58 F
Tuesday, January 18, 2022

A mother’s legacy of tamales in Santa Ana

Latest headlines

Omicron strain now dominant in Yucatán

The Omicron variant of COVID-19 now appears to be the most common form of the virus in Yucatán.

Exploring Tazumal and Casa Blanca in Western El Salvador

Though part of the Mayan world, archaeological sites in El Salvador have largely remained unvisited by all but the most avid adventurers. But this tiny country boasts several interesting sites full of unique features and blends of cultural traditions. 

Mérida slated to build nearly 100 new highrise towers

Housing and business developments in Mérida have historically been fairly “close to the ground,” but that seems to be changing.

Yucatán’s COVID hospitalizations begin to creep up

Over 3,000 new coronavirus infections were reported this week in Yucatán. On Sunday alone, 652 new cases were detected, and that's likely...
Yucatán Magazine
Sign up to get our top headlines delivered to your inbox twice a week.

Ismael Chan Caamal serves customers on Calle 45. Photo: Diario de Yucatán
Ismael Chan Caamal serves customers on Calle 45. Photo: Diario de Yucatán

For over 20 years, Ismael Chan Caamal has been dedicated to selling tamales in the Santa Ana neighborhood. But his business’s history goes back even further.

After a busy day serving customers for Candlemas, Chan Caamal told a Diario de Yucatán reporter that even though he is from San Sebastián, he has come to feel more connected to the Santa Ana area. His small cocina, Tamales Santa Ana on Calle 45 off Calle 60, practically at the steps of the church on Parque Santa Ana, is nondescript and unassuming, but has built a reputation for wonderful food.

Tamales Santa Ana is near the neighbor's main church. Photo: Google
Tamales Santa Ana is near the neighbor’s main church. Photo: Google

Tamales Santa Ana originally started with Chan Caamal’s mother 28 years ago, and has become a tradition. Chan Caamal has a university degree in marketing, but instead has decided to pursue the family business. His mother still cooks off-site; he greets the customers.

A steady climb

For 19 years they were selling at the door of the bakery Pan Perlita, when it was around the corner from where they are now. But steady growth allowed them to inhabit their own storefront, where they also sell snacks. Initially, there were few competitors in the tamale marketplace, but their reputation has allowed them to survive despite a growing number of rivals.

“Customers already know who I am, and recognize me and know where they can buy tamales,” the merchant told Diario de Yucatán. “It’s something I enjoy doing; it’s a tradition, and I plan to keep doing it. I like the contact with people who still enjoy the typical family meal.”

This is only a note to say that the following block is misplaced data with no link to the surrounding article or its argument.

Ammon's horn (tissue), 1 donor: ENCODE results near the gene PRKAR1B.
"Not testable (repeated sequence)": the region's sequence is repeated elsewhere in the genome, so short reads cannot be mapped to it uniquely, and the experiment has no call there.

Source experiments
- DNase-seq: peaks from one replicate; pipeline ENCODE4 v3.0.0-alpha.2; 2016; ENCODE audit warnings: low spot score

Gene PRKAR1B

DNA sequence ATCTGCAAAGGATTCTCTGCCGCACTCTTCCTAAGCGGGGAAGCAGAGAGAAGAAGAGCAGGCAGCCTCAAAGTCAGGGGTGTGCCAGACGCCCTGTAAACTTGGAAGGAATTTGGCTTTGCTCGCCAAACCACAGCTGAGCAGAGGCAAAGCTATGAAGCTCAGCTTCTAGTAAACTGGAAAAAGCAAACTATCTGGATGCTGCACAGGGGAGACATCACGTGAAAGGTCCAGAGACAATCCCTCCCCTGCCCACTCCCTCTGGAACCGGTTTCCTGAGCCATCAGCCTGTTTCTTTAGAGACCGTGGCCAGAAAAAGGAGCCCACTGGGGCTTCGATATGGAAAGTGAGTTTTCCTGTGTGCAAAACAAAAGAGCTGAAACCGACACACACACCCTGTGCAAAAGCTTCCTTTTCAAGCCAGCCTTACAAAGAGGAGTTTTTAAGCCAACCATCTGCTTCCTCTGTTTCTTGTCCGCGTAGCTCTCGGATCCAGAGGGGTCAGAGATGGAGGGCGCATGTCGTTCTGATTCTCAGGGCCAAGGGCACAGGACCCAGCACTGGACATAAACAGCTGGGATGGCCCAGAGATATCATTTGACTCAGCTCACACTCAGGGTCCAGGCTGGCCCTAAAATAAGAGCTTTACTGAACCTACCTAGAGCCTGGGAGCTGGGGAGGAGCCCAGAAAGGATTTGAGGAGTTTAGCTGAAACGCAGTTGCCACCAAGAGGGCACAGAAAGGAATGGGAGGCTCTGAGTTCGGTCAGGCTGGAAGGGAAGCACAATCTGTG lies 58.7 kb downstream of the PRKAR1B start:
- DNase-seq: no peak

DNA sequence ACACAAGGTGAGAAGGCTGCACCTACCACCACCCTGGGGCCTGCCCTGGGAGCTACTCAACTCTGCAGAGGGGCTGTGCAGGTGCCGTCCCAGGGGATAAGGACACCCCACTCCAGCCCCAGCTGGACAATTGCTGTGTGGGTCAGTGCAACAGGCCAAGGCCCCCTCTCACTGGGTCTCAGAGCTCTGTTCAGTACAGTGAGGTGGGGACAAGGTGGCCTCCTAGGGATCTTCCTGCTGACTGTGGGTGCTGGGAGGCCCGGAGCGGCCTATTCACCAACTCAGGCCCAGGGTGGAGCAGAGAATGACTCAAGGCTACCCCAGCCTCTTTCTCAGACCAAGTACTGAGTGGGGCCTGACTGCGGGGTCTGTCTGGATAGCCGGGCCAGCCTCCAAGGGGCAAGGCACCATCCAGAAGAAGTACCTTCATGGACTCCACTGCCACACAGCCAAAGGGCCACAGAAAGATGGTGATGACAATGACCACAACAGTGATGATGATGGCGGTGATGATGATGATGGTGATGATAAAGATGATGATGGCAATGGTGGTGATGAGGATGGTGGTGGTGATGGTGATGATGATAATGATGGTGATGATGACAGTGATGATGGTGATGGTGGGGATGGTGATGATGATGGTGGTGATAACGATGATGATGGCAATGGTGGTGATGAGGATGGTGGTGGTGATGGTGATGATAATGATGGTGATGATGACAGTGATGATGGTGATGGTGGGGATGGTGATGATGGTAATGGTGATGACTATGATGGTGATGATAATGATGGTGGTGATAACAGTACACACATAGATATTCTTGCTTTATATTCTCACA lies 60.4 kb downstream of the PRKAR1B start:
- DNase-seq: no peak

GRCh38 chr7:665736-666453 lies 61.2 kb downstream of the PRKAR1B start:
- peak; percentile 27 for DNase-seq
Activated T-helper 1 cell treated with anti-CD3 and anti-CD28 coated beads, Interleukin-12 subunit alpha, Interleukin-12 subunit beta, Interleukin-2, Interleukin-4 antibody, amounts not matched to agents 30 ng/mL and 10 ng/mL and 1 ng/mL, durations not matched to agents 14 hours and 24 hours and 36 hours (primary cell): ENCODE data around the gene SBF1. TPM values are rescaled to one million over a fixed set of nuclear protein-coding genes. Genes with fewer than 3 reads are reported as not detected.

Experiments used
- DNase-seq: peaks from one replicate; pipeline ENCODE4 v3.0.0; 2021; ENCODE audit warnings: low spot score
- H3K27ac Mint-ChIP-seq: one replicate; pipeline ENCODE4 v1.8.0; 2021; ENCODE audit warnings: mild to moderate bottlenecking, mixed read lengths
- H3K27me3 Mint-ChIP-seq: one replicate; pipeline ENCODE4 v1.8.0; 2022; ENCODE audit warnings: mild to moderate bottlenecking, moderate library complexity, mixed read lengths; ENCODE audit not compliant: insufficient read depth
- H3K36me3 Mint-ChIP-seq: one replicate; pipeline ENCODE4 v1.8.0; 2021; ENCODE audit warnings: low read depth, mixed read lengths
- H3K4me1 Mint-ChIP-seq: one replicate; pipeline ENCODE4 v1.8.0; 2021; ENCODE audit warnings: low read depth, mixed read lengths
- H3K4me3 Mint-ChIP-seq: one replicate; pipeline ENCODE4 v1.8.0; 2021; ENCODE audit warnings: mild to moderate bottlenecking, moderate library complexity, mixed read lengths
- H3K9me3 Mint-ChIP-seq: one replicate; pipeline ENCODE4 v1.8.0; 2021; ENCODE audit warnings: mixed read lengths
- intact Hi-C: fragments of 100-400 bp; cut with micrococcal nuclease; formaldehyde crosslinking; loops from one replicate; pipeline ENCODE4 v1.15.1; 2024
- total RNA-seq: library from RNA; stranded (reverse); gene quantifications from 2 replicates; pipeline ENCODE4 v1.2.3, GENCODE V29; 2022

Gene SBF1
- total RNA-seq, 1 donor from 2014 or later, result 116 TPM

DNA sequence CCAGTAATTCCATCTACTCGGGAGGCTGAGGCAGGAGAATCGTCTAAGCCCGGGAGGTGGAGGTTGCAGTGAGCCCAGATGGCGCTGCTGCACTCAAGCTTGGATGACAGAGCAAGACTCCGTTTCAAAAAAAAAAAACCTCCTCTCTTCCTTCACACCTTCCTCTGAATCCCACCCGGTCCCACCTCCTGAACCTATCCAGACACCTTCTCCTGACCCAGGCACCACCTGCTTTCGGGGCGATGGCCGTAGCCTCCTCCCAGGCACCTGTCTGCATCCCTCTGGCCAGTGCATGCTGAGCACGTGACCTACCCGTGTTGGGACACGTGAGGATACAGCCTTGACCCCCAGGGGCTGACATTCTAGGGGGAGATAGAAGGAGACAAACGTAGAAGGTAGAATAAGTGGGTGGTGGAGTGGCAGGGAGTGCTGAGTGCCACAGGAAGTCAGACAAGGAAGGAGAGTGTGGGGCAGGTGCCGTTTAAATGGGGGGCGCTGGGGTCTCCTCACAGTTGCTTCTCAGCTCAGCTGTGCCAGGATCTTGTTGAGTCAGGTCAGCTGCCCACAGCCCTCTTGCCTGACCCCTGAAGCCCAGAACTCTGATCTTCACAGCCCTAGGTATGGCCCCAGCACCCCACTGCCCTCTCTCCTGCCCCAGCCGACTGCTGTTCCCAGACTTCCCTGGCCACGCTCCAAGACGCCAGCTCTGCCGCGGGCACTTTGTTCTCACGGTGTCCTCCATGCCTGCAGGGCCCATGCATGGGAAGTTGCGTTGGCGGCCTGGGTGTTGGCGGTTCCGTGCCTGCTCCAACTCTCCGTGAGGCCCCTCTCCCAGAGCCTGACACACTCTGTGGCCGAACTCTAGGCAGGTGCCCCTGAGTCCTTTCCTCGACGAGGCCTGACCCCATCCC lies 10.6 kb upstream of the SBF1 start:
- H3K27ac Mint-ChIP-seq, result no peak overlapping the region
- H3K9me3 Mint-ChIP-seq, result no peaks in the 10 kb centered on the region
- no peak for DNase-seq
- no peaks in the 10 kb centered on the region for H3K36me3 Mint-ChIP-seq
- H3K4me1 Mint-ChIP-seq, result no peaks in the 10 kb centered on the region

Sources: Diario de Yucatán, Google

- Advertisement -

Subscribe Now!

More articles

Yucatán wakes up to a cold and windy ‘Mukul’

Mark Callum, a Mérida resident originally from England, helped this Chevy's owner move a huge branch behind the Paseo de Montejo...

Mérida Fest to go forward despite COVID-19 surge

The Ayuntamiento has confirmed that in-person events scheduled for Mérida Fest 2022 will continue as planned.

Building in Yucatán to get even more expensive in 2022

Over the past several years, construction costs in Yucatán have risen sharply and all signs point to even higher prices in 2022..

Yucatán’s top 8 street junk food favorites

Walking through virtually any city or town in Yucatán a wide range of food vendors can be seen peddling goodies out of push carts, mobile stands, food trucks, and just about every other configuration you can think of.

Mexico prepares to begin human trials of its Patria COVID-19 vaccine

Federal health authorities are calling on adult volunteers to take part in human trials for Mexico's Patria COVID-19 vaccine. 

Yucatán back to tougher restrictions as COVID continues to skyrocket

Yucatán state health department numbers show a dramatic change in coronavirus data. Yucatán recorded 459 new coronavirus...

The new Mayan Train director says the project is 7 months behind schedule

Javier May Rodríguez, the Mayan Train’s recently appointed director, says the rail project is seven months behind schedule.

Citigroup to sell off Banamex, owner of historic Casa de Montejo 

Multinational investment bank Citigroup has announced that it will sell off Banamex.

Carlos de la Barrera — international experience and local expertise

Architect Carlos de la Barrera is well known in Mérida for projects that blur the line between interior and exterior and challenge established ways of doing things locally. 

Yucatan governor predicts an end to the ‘green’ light

By Thursday, Yucatán's easy-going restrictions under the "green" light will be no more, Gov. Mauricio Vila Dosal predicts.